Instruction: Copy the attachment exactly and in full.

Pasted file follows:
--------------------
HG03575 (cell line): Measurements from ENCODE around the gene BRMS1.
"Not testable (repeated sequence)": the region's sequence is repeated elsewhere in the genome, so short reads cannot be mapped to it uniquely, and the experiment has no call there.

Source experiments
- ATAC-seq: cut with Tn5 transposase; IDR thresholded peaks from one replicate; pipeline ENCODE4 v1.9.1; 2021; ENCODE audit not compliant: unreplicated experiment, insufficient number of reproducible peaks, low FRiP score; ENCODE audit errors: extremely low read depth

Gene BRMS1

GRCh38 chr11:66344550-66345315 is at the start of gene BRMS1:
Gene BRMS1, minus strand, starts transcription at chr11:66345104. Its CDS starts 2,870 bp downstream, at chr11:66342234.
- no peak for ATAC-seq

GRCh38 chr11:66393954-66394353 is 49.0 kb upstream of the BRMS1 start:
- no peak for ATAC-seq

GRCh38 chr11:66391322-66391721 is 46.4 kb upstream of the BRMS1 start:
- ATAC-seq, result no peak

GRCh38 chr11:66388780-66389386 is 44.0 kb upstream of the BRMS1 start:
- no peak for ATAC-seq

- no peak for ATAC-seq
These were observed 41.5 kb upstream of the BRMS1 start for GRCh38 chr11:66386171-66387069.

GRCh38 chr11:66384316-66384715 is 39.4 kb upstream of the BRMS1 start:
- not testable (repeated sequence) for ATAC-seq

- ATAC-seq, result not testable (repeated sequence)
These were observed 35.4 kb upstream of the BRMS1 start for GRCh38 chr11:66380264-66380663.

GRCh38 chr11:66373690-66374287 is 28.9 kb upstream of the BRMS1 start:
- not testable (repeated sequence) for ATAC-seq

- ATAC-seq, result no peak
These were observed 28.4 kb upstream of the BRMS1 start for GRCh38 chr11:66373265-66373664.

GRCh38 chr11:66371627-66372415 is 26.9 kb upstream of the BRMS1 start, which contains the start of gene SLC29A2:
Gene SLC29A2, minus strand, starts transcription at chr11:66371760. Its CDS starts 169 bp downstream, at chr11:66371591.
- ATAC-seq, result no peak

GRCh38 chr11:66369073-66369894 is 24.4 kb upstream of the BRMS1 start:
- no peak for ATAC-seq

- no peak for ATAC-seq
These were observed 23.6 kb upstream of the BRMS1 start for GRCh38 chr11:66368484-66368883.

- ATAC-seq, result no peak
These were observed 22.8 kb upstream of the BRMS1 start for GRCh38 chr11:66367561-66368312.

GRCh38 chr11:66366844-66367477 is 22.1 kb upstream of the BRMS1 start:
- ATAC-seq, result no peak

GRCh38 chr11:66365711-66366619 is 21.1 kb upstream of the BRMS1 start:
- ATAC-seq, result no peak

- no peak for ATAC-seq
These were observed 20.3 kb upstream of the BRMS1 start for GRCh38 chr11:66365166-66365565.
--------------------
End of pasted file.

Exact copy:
HG03575 (cell line): Measurements from ENCODE around the gene BRMS1.
"Not testable (repeated sequence)": the region's sequence is repeated elsewhere in the genome, so short reads cannot be mapped to it uniquely, and the experiment has no call there.

Source experiments
- ATAC-seq: cut with Tn5 transposase; IDR thresholded peaks from one replicate; pipeline ENCODE4 v1.9.1; 2021; ENCODE audit not compliant: unreplicated experiment, insufficient number of reproducible peaks, low FRiP score; ENCODE audit errors: extremely low read depth

Gene BRMS1

GRCh38 chr11:66344550-66345315 is at the start of gene BRMS1:
Gene BRMS1, minus strand, starts transcription at chr11:66345104. Its CDS starts 2,870 bp downstream, at chr11:66342234.
- no peak for ATAC-seq

GRCh38 chr11:66393954-66394353 is 49.0 kb upstream of the BRMS1 start:
- no peak for ATAC-seq

GRCh38 chr11:66391322-66391721 is 46.4 kb upstream of the BRMS1 start:
- ATAC-seq, result no peak

GRCh38 chr11:66388780-66389386 is 44.0 kb upstream of the BRMS1 start:
- no peak for ATAC-seq

- no peak for ATAC-seq
These were observed 41.5 kb upstream of the BRMS1 start for GRCh38 chr11:66386171-66387069.

GRCh38 chr11:66384316-66384715 is 39.4 kb upstream of the BRMS1 start:
- not testable (repeated sequence) for ATAC-seq

- ATAC-seq, result not testable (repeated sequence)
These were observed 35.4 kb upstream of the BRMS1 start for GRCh38 chr11:66380264-66380663.

GRCh38 chr11:66373690-66374287 is 28.9 kb upstream of the BRMS1 start:
- not testable (repeated sequence) for ATAC-seq

- ATAC-seq, result no peak
These were observed 28.4 kb upstream of the BRMS1 start for GRCh38 chr11:66373265-66373664.

GRCh38 chr11:66371627-66372415 is 26.9 kb upstream of the BRMS1 start, which contains the start of gene SLC29A2:
Gene SLC29A2, minus strand, starts transcription at chr11:66371760. Its CDS starts 169 bp downstream, at chr11:66371591.
- ATAC-seq, result no peak

GRCh38 chr11:66369073-66369894 is 24.4 kb upstream of the BRMS1 start:
- no peak for ATAC-seq

- no peak for ATAC-seq
These were observed 23.6 kb upstream of the BRMS1 start for GRCh38 chr11:66368484-66368883.

- ATAC-seq, result no peak
These were observed 22.8 kb upstream of the BRMS1 start for GRCh38 chr11:66367561-66368312.

GRCh38 chr11:66366844-66367477 is 22.1 kb upstream of the BRMS1 start:
- ATAC-seq, result no peak

GRCh38 chr11:66365711-66366619 is 21.1 kb upstream of the BRMS1 start:
- ATAC-seq, result no peak

- no peak for ATAC-seq
These were observed 20.3 kb upstream of the BRMS1 start for GRCh38 chr11:66365166-66365565.